But just the same, the concerns voiced about NYCFC’s use of Yankee Stadium were concerns that I shared about this arrangement, too. And just like the Yankees stars that voiced their own apprehensions about a ground-share agreement, the Bats have voiced their worries, too.
However, none of those concerns proved strong enough to deter Louisville being selected as the landing spot for Orlando’s former USL franchise, and plans proceeded forward with Slugger Field being the eventual home of the club.
So how did the opening day go, at least for the soccer club that is?
Pondcast co-host Jeremy and I made the 125-mile trip down I-71 from Cincinnati to catch the game against fellow USL debutant Saint Louis FC, and I can say with 100% confidence that it went “pretty damn well”.
First off, full credit must be given to the supporters for making opening day for soccer in Louisville the success that it was. Announced attendance stood at an impressive 6067. Although an extremely beautiful looking game with clear, sunny skies, the temperatures hovered in the low 50’s in the sun and a chilling wind blew across the length of the pitch. So it’s possible the weather kept that number from climbing higher than it already was.
The Louisville Coopers — a supporters group that predated the decision to give Louisville the USL franchise — were out in full force, numbering in the hundreds. Sat behind the third baseline goal, they chanted loudly, waved flags and bellowed dark purple smoke. They were further aided by a 80-member-strong contingent from St. Louis, a similarly founded supporters group that goes by the name of St. Louligans. Together, they injected a special buzz and energy that could be felt throughout the crowd.
For the home side at least, that crowd energy filtered down onto the pitch. Though Saint Louis FC looked sharp in the opening half, they never really troubled the home side’s goal. And thanks to a pair of goals on either side of halftime, City sealed the victory in their first ever match with emphatic, backheel-assisted, curling winner from 20-year-old Brit, Charlie Adams.
Did any of my or anyone else’s fears about the surface and small size of pitch play a role at all?
The pitch was certainly small; my guess is it was no more than 105 yards long and 70 yards wide. However, play didn’t look overly rushed or too crowded. So the impact there was minimal, but no different from other small pitches around the country. The surface obstacles, however, seemed a bigger concern.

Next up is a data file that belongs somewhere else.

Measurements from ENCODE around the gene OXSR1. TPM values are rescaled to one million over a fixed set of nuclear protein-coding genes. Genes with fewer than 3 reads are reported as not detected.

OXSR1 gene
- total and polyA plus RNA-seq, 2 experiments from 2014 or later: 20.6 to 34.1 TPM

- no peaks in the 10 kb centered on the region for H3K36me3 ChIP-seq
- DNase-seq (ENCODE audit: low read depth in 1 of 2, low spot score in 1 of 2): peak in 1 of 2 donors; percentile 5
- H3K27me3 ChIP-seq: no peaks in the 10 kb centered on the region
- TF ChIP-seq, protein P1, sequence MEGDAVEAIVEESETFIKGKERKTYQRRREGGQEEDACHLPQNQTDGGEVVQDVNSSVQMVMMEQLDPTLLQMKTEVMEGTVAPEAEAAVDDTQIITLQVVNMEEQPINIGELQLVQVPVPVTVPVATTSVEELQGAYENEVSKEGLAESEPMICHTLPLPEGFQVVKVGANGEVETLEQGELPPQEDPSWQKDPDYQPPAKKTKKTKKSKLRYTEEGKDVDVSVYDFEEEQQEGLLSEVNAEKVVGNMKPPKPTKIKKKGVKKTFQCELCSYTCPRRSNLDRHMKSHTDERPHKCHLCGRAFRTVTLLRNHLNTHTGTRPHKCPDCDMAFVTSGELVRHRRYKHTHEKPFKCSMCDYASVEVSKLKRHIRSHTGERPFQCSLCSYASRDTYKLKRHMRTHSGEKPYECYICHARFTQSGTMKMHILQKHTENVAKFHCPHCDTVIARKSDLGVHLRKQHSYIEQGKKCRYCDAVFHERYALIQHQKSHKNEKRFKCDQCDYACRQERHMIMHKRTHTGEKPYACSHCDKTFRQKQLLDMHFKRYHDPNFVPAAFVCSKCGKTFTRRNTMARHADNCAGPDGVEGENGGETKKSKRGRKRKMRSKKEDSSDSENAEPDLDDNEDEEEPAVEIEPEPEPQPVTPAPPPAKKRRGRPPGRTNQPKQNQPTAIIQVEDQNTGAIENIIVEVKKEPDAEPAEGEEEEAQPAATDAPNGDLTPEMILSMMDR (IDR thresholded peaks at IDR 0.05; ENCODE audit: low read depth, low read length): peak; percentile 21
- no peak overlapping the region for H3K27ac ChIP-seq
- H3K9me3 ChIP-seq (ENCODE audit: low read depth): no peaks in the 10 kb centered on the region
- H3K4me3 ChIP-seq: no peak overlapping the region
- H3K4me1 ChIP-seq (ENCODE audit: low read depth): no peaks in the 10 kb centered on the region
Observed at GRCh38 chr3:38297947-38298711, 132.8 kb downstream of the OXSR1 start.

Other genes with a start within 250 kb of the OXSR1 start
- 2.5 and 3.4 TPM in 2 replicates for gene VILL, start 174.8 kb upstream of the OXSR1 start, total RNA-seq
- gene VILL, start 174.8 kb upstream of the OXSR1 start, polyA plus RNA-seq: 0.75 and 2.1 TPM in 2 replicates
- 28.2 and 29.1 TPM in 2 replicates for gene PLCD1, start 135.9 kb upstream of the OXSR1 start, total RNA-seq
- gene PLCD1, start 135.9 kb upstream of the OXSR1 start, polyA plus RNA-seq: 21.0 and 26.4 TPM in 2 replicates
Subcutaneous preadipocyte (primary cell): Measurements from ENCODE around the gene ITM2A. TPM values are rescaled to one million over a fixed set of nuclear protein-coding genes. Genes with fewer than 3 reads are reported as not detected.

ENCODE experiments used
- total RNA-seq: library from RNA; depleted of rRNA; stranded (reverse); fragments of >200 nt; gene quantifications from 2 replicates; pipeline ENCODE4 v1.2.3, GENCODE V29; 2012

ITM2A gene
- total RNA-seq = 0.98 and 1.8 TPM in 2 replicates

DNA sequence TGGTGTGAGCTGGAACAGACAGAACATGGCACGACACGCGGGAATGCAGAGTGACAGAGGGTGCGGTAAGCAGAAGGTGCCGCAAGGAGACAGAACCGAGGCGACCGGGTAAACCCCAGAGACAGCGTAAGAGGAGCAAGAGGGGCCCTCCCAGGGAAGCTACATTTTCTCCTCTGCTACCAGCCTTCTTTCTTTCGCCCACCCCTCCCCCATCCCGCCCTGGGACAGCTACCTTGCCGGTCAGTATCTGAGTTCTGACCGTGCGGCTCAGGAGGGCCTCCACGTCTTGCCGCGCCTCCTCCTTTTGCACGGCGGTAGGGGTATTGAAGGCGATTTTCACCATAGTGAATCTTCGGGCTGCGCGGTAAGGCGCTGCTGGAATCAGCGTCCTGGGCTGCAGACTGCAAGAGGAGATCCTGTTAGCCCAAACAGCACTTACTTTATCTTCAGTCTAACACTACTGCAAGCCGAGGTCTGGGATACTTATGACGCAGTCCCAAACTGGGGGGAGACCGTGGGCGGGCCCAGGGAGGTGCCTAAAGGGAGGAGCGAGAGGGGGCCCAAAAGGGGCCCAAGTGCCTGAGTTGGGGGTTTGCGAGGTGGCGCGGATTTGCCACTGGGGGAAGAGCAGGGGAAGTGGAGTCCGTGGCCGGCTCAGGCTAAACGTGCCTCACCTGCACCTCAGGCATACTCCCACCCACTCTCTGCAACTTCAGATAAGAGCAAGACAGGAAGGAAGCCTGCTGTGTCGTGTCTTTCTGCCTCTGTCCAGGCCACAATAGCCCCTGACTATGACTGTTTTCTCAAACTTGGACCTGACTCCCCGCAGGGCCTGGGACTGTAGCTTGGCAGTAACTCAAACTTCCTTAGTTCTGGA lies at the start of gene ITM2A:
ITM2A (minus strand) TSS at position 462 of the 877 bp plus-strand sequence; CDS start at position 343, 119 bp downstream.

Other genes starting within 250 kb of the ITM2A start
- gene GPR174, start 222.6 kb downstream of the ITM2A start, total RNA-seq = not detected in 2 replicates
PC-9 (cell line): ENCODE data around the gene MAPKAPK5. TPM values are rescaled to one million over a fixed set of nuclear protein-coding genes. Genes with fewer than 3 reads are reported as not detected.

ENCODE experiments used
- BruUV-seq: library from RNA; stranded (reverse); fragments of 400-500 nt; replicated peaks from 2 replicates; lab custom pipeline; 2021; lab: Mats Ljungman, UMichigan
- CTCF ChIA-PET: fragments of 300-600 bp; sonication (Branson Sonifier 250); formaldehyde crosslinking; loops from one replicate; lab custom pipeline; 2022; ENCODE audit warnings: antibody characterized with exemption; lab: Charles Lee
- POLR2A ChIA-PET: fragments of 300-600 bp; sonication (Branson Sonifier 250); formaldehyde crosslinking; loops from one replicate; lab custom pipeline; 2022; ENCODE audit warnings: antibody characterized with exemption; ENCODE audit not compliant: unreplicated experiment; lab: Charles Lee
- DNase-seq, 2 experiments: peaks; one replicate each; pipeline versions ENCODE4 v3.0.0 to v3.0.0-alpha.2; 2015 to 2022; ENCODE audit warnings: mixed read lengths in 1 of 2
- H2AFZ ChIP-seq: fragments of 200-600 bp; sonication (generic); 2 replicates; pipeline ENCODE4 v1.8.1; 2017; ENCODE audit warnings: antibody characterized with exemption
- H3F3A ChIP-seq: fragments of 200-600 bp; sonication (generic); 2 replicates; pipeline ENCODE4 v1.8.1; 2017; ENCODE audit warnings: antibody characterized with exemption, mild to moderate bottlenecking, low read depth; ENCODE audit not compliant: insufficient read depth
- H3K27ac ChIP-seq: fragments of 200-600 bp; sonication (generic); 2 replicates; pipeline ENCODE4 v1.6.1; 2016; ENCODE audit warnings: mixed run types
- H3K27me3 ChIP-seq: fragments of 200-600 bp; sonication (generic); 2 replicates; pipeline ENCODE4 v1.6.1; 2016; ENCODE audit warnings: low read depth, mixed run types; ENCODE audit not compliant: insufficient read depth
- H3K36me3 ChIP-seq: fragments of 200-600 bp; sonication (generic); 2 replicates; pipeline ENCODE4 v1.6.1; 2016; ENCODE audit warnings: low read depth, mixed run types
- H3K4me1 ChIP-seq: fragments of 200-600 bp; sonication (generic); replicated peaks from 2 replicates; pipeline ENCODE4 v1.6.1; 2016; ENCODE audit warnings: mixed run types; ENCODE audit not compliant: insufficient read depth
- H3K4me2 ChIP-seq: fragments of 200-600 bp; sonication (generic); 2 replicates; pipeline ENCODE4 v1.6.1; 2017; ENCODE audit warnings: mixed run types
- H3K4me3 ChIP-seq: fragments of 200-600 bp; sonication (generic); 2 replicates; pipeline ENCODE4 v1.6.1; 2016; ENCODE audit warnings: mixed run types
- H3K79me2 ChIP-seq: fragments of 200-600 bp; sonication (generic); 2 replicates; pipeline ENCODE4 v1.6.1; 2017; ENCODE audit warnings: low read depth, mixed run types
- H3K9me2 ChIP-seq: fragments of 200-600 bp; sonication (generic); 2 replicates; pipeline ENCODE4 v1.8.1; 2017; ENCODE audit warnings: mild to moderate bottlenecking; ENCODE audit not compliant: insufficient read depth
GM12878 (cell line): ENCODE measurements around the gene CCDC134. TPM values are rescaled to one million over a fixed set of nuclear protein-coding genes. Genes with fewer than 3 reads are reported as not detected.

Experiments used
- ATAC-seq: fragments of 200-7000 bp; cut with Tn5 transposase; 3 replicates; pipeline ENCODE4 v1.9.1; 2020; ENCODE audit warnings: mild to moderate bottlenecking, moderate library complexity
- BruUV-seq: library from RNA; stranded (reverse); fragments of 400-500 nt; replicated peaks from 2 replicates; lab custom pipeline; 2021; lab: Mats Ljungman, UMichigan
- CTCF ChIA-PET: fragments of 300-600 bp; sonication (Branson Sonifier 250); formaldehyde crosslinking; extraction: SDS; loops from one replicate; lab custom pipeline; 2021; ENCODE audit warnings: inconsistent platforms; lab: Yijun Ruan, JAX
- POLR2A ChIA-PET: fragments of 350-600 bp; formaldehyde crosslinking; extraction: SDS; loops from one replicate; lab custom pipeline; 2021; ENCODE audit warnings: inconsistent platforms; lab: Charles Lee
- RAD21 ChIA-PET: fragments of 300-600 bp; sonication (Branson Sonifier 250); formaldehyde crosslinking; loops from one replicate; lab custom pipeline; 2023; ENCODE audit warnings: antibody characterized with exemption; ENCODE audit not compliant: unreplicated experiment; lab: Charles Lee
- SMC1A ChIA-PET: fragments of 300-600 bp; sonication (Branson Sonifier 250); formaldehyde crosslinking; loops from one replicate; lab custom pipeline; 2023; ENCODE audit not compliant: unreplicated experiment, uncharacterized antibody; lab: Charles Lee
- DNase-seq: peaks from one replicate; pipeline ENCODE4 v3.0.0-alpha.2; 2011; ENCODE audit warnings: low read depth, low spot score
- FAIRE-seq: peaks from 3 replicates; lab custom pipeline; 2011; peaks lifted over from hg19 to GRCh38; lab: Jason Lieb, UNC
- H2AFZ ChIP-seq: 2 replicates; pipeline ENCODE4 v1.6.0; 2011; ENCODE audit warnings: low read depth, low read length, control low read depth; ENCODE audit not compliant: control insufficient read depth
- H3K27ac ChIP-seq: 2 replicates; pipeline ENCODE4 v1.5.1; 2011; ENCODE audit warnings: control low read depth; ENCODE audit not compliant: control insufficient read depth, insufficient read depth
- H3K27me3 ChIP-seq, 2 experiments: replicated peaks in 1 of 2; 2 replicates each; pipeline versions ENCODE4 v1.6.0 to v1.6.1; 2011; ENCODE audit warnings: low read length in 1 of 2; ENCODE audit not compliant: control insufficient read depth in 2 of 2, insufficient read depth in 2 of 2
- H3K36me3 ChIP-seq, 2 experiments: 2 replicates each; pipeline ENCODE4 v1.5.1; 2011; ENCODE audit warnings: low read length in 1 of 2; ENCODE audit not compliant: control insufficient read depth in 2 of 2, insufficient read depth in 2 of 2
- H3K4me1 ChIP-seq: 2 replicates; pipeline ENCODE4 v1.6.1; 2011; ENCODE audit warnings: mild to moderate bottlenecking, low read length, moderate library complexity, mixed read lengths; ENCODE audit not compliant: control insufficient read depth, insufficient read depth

The largest of those was the pitcher’s mound, which was modified prior to the start of the season to be lowered into the ground and covered with a smooth surface. It falls just outside the third base line penalty area, and is slightly raised when compared against the grass around it. I watched it like a hawk throughout the match, and didn’t once notice it interfering with play. The rest of the infield was surprisingly covered with old-school, traditional Astroturf. It looked decent enough from a distance, and didn’t seem to affect play either. I even pressed man-of-the-match Charlie Adams and Louisville manager James O’Connor after the match to see if either thought the field surface or smaller pitch size was a factor in the game, and both believed it wasn’t.
With a clear win in the stands and a win on the pitch, it’s hard to declare the inaugural professional soccer match in Louisville anything other than a success.
So where exactly does that leave my thoughts on playing in a baseball park?
Uniquely, the Louisville City players walk across the main concourse on their way down to the pitch.
I nearly captured a third Louisville City goal in the second half.
Altogether, it’s been estimated that over 1000 supporters group members showed up between both clubs.
This close up shows the Astroturf used by the Louisville Slugger Field grounds crew to cover up the infield adjacent to some actual grass.
Much like what we saw with New York City’s debut at Yankee Stadium a few weeks before, it seems that the venue is what the fans and clubs make of it. If you can fill it with impassioned supporters and put a decent product on the field, the limitations of the facility will be minimized. Sure, neither wants (or can) live there forever. But it will do for now.
What’s more important, particularly in the case in Louisville, is that new ground is being broken. There’s never been professional soccer in Kentucky before. Ever.
And even though the home that professional soccer plays out in isn’t ideal, I’m pretty sure the fans in Kentucky will take less than ideal over nothing at all.